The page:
Michigan basketball wanted some revenge too.
A national championship game rematch against Villanova was the highlight of the Gavitt Games series between the Big Ten and the Big East, and Michigan dominated from start to finish on the road against the defending champs and Big East favorites. On the Wildcats’ first two possessions, Colin Gillespie and Eric Paschall went at Zavier Simpson and Ignas Brazdeikis, respectively, and came up empty; those plays set the tone, and Michigan’s decisive victories in those head-to-head battles were essential components of the blowout win.
The Wolverines’ performance in the first half was basically perfect: they opened the game with a 10-2 run and gradually extended the lead to a 44-17 margin by halftime, outscoring Villanova by almost a full point per possession. Michigan made 70% of its two-point attempts and only turned it over once. Charles Matthews led the charge offensively with an efficient 16 points in that opening half, throwing down a few dunks (including a put-back off a missed layup by Isaiah Livers), drilling a couple mid-range fadeaways, and stealing a careless backcourt pass for a layup. He finished with a team-high 19 points, as well as three blocks.
It was a strong collective effort defensively for Michigan, but nobody made a bigger impact on that end than Brazdeikis. The freshman was tasked with guarding fifth-year senior Eric Paschall, and while the much bulkier big man repeatedly tested him in isolation situations in the post and from the mid-range, Brazdeikis held up almost every time, forcing Paschall into contested misses near the basket. Paschall finished 3-14 from the field with three turnovers. Brazdeikis put up 18 points on just 13 shot equivalents (mostly from tough drives and ambidextrous finishes around the basket), but his work on the other end was even more impressive.
He wasn’t the only Wolverine who was locked in defensively. It was a fantastic team effort, as Villanova’s 0.72 points per possession was their worst offensive performance since January 2013. Simpson took Gillespie off the dribble for a few layups of his own, but absolutely bullied him on defense, notching five steals and forcing a couple more turnovers. Villanova’s starting guards turned the ball over 9 times; the entire team gave it away on almost a third of their possessions. Michigan quickly decided that it would be better to have Livers at the five instead of Austin Davis when Jon Teske was off the floor, and the sophomore turned in a great two-way performance as a small-ball five.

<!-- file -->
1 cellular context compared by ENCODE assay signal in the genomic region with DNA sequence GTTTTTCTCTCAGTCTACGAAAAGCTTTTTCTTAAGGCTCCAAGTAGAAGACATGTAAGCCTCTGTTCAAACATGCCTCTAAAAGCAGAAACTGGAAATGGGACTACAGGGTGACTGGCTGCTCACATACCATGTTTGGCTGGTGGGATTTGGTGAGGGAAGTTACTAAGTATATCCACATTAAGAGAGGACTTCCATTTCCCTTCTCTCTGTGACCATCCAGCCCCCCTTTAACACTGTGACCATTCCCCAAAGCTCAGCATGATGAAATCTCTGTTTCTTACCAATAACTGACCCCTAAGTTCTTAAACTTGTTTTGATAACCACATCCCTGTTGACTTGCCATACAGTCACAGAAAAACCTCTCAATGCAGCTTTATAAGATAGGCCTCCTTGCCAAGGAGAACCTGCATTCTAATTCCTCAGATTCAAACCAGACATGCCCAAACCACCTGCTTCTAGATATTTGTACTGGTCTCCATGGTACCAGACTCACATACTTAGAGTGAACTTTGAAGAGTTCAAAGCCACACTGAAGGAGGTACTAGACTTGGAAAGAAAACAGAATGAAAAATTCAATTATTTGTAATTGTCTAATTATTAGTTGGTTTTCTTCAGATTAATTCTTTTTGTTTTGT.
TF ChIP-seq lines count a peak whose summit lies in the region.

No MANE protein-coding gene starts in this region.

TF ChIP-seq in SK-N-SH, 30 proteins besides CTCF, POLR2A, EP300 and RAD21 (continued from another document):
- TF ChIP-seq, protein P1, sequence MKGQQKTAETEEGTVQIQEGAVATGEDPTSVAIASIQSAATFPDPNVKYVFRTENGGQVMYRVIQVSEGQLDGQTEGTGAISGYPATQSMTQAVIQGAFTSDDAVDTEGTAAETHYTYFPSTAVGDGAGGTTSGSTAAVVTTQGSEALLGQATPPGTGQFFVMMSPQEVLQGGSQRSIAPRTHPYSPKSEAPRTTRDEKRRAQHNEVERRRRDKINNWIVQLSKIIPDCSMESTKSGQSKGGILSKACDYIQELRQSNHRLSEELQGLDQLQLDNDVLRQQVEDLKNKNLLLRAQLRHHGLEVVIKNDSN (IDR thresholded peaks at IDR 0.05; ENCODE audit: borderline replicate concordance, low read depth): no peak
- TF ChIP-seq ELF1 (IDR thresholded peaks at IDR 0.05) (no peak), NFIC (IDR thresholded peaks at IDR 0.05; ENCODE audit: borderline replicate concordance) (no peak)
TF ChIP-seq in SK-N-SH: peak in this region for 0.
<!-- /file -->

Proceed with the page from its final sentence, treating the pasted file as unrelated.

Usually early-season routs like this take place in sleepy buy games against overmatched mid-majors at home, but Michigan just recorded what was arguably the most impressive result yet this season in all of college basketball by destroying the program that had won two of the last three national titles on their home floor. It’s now customary with Luke Yaklich on the Michigan bench: the Wolverines won this game with their defense. The game was effectively over at some point partway through the first half, and even though the Wolverine offense lagged in the second, Villanova had just no chance of overcoming such a huge deficit.
In the end, Michigan shot poorly from behind the arc (5-17, with the starters combining for just one made three) and the free throw line (12-19), but it just didn’t matter. Matthews and Brazdeikis were an effective one-two scoring punch, the latter locked down the veteran who’s probably Villanova’s best player, and the entire team harassed the Wildcat offense into a miserable night - turnovers galore and virtually no easy looks, especially inside. Villanova loves to spread the floor and exploit mismatches, but they couldn’t break down individual defenders, especially Brazdeikis.
Expectations will necessarily be ratcheted up after such a huge win. Michigan sleepwalked through their first two games and then demolished a top ten team on the road. In a few weeks, they'll get another chance at revenge in the ACC-Big Ten Challenge against North Carolina. After how well they played tonight, you’d have to like their chances.
[Box score after the JUMP]